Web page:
How to deal with violent behaviour
19 November 2007Add to My Folder
Involving children in role play will urge them to think about what it’s like to be on the receiving end of bad behaviour
All children should know that violence does not solve anything
In our society, children are exposed to images of aggression from an increasingly early age. They come across these images on the television, through their toys, in computer games and in the world around them. While schools strive for non-violent behaviour, there is no denying that violent imagery can be attractive to young people, perhaps particularly so to boys. Action hero toys introduce children to the idea of heroes and villains ‘fighting it out’ to achieve success, and many are exposed to excessive amounts of violent imagery, for instance in computer games designed for adults rather than children. (An independent review, requested by the Prime Minister, by clinical psychologist Dr Tanya Byron on the effects of video games on children, will be made in March 2008.)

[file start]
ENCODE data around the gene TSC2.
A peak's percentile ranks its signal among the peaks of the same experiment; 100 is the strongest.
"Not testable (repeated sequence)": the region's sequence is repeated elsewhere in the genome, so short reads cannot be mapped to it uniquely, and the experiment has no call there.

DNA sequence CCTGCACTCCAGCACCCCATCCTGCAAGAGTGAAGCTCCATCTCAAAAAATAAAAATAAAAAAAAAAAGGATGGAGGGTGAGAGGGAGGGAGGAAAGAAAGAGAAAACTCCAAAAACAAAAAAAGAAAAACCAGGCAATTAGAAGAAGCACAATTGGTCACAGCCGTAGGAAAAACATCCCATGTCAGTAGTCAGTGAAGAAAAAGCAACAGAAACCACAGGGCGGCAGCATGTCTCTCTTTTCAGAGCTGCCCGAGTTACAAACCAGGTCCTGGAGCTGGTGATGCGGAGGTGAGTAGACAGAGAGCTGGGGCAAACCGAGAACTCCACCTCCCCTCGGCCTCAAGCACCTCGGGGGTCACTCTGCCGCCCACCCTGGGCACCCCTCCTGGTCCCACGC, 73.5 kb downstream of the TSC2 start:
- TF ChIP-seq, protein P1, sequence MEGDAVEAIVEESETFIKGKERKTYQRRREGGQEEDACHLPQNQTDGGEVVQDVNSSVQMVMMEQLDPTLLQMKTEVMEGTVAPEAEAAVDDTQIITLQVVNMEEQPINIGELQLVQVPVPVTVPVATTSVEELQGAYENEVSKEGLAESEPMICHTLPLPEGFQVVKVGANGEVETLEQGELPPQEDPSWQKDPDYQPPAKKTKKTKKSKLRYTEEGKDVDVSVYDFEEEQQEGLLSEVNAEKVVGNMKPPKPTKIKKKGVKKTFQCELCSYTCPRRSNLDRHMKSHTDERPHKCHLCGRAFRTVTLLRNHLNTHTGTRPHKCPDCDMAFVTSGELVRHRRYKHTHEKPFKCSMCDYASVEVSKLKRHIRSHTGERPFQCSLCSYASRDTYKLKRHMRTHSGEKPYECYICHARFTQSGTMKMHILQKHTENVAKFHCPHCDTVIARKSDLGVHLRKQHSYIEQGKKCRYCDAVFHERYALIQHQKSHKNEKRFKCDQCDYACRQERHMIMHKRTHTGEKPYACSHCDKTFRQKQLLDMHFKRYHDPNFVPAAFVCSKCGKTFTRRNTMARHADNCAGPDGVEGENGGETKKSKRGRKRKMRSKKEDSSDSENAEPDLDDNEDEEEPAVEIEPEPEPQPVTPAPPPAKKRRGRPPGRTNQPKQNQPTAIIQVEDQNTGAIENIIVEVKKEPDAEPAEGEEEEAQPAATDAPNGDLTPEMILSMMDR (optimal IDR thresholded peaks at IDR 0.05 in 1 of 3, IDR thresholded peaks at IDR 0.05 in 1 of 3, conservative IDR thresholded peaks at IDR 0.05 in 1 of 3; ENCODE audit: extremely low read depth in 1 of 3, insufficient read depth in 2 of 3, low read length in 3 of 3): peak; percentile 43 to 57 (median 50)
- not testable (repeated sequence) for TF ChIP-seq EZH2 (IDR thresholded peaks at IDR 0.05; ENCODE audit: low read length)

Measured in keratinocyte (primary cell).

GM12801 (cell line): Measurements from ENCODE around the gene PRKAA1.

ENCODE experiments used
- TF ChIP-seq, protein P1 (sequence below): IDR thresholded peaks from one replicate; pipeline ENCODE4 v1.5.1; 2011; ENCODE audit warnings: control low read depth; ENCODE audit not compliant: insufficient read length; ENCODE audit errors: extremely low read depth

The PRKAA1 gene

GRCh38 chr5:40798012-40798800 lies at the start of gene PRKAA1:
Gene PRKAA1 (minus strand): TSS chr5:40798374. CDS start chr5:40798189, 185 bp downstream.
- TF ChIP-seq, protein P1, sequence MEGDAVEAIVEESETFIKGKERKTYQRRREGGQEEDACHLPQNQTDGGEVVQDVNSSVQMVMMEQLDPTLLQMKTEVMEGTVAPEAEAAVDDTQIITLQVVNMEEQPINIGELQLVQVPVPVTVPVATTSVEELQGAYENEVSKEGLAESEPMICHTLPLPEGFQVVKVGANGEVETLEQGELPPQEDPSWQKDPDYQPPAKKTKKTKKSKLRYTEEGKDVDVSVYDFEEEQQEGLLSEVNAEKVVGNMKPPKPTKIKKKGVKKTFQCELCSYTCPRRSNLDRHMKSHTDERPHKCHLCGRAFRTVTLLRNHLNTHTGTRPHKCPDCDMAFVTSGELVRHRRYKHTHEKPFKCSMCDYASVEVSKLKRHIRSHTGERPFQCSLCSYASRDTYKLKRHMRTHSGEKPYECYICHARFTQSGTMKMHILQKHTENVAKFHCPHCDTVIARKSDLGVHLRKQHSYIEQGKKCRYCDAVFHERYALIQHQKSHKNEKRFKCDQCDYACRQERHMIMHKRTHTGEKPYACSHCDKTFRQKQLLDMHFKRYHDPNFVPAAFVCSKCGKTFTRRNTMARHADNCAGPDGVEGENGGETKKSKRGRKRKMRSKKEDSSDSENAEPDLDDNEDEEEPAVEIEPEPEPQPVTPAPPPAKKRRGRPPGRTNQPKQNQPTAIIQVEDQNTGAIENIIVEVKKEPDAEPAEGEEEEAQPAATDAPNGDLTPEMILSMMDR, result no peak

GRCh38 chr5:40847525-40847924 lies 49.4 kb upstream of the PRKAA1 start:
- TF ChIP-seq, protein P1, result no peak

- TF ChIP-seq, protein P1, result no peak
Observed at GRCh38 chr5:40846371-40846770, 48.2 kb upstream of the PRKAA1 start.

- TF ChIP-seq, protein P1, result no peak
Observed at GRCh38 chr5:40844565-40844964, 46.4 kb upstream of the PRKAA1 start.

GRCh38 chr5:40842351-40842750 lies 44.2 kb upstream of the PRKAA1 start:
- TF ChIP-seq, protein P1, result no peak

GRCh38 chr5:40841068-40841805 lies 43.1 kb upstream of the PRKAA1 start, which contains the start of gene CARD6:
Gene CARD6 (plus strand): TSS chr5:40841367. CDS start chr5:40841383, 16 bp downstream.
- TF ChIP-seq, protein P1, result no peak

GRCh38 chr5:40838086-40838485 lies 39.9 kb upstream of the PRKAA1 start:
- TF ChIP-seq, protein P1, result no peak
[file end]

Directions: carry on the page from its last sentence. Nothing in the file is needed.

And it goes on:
The majority of children understand that violent behaviour is unacceptable in school; that it has no place in a civilised community or society. They realise that aggressive acts will be met with an appropriate sanction. However, there are some children who find it impossible to control their impulses, and who will lash out at classmates or staff, regardless of the consequences. These children might have learned from confrontational and aggressive role models in the home or from influences outside the school gates.
1 Conflicting views
When the message coming from ‘home’ is at odds with what the school or teacher asks, this is very confusing for children. Some parents will advise their children to ‘fight back’ if they are hit, while the school will advocate a non-violent approach. Changing children’s behaviour and attitudes requires a long-term approach and should be a whole-school policy. We need to encourage children to think about ways of handling their anger, and of resolving problems, without resorting to violence.
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